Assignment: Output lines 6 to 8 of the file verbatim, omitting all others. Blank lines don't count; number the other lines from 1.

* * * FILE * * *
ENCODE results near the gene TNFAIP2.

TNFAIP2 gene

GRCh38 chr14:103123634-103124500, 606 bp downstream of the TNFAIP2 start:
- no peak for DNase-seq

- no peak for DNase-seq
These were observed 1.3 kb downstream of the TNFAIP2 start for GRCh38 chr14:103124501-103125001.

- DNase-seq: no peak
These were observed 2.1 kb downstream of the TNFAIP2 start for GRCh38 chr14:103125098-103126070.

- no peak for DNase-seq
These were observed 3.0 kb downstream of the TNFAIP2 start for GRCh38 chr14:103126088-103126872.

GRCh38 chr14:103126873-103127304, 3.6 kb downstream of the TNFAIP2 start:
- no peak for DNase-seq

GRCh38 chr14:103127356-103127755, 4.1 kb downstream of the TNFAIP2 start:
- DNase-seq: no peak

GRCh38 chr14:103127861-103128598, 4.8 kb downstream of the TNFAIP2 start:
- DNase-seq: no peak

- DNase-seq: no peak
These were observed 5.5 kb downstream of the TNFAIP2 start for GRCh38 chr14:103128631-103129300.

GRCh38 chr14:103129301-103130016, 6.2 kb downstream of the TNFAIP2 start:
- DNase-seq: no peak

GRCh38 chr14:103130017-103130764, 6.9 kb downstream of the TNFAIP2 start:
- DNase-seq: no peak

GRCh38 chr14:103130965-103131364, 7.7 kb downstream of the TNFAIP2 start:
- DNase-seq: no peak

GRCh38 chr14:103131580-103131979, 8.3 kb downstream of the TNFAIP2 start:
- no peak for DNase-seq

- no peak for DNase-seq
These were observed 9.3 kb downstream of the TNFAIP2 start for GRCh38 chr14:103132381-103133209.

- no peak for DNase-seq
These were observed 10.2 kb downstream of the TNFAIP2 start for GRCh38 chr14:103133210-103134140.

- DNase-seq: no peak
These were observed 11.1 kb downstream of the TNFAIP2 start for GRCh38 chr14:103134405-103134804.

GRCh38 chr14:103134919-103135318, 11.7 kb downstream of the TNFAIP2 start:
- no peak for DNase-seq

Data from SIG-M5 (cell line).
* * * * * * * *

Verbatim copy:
These were observed 1.3 kb downstream of the TNFAIP2 start for GRCh38 chr14:103124501-103125001.

- DNase-seq: no peak
These were observed 2.1 kb downstream of the TNFAIP2 start for GRCh38 chr14:103125098-103126070.